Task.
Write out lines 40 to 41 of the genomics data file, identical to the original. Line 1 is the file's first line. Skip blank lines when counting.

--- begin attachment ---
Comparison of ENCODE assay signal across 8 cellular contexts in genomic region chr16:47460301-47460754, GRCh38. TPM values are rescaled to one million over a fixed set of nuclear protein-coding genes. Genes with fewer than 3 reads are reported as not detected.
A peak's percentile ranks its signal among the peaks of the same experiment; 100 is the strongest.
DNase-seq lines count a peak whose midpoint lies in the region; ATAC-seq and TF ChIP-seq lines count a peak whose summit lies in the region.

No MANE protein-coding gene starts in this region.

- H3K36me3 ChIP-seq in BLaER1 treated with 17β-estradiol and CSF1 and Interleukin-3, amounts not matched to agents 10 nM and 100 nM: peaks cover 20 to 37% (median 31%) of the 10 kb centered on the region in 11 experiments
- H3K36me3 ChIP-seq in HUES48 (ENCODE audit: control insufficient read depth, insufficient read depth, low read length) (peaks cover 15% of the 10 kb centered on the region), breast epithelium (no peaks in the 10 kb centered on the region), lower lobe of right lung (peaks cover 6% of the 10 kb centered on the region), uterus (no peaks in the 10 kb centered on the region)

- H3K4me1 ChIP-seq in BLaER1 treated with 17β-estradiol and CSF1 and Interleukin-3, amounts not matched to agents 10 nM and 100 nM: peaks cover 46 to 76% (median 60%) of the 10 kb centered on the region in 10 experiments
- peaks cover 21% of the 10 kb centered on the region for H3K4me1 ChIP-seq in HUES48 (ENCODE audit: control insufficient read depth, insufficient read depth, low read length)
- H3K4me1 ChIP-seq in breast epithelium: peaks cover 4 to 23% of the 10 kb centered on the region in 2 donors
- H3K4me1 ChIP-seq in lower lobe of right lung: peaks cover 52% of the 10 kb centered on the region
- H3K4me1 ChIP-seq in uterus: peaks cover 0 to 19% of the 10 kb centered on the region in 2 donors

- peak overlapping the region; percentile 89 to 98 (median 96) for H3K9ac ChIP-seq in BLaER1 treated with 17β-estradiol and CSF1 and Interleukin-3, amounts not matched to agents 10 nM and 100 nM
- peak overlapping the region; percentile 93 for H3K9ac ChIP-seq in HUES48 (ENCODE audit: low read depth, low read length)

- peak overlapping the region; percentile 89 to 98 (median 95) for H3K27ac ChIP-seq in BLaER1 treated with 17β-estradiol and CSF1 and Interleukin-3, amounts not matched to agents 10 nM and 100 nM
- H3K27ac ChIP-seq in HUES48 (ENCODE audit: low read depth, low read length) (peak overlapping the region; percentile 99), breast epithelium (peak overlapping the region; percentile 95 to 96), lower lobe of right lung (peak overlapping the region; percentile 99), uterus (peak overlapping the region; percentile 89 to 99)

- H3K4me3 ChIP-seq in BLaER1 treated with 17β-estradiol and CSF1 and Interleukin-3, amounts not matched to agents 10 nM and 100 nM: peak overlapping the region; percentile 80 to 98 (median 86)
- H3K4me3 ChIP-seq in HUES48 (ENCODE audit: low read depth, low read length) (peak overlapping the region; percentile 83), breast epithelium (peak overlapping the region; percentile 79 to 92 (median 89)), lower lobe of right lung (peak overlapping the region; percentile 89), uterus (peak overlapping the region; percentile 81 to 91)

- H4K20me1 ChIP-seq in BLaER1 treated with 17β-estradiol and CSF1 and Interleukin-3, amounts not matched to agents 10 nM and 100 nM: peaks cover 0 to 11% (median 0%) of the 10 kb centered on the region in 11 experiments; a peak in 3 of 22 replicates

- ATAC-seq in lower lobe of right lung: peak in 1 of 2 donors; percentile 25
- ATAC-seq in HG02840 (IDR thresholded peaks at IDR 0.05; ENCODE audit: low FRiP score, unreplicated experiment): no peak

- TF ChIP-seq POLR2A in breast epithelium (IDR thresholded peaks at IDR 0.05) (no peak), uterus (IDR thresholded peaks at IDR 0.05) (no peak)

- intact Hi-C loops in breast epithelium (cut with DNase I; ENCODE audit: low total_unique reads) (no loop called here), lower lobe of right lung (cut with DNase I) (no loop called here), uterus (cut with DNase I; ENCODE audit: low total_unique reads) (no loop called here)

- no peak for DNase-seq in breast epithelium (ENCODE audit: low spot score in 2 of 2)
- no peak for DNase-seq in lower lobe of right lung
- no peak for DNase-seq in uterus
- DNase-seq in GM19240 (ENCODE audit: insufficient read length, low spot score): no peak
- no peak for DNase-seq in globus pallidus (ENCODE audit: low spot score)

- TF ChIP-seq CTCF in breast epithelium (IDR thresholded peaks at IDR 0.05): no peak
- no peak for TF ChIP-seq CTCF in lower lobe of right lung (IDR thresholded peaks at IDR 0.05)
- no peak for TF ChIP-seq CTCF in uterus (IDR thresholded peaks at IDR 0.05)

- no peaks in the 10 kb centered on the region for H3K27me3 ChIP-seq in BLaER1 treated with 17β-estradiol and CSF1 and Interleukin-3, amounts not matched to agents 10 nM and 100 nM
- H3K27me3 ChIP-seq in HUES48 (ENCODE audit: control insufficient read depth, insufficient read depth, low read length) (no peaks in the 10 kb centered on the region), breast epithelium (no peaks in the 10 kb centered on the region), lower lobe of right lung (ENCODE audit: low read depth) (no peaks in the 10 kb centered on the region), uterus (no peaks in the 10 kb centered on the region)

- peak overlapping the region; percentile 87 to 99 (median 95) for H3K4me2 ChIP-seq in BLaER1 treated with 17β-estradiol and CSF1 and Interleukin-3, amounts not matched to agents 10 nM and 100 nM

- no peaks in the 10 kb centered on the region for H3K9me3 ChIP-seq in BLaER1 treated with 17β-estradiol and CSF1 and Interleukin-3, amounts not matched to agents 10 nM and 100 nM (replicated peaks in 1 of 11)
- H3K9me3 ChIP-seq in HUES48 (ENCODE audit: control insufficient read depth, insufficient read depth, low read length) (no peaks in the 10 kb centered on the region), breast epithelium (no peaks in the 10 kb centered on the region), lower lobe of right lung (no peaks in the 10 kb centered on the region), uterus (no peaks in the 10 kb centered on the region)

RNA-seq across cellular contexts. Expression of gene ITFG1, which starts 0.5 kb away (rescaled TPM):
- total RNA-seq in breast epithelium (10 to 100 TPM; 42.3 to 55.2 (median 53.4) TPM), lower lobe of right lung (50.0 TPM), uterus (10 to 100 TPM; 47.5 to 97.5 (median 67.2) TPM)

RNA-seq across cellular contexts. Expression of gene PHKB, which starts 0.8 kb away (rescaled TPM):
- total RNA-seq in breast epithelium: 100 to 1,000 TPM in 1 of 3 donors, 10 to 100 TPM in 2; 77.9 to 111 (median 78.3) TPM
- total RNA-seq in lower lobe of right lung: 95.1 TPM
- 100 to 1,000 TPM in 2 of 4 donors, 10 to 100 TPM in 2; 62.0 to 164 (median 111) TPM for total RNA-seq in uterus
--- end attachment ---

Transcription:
- total RNA-seq in lower lobe of right lung: 95.1 TPM
- 100 to 1,000 TPM in 2 of 4 donors, 10 to 100 TPM in 2; 62.0 to 164 (median 111) TPM for total RNA-seq in uterus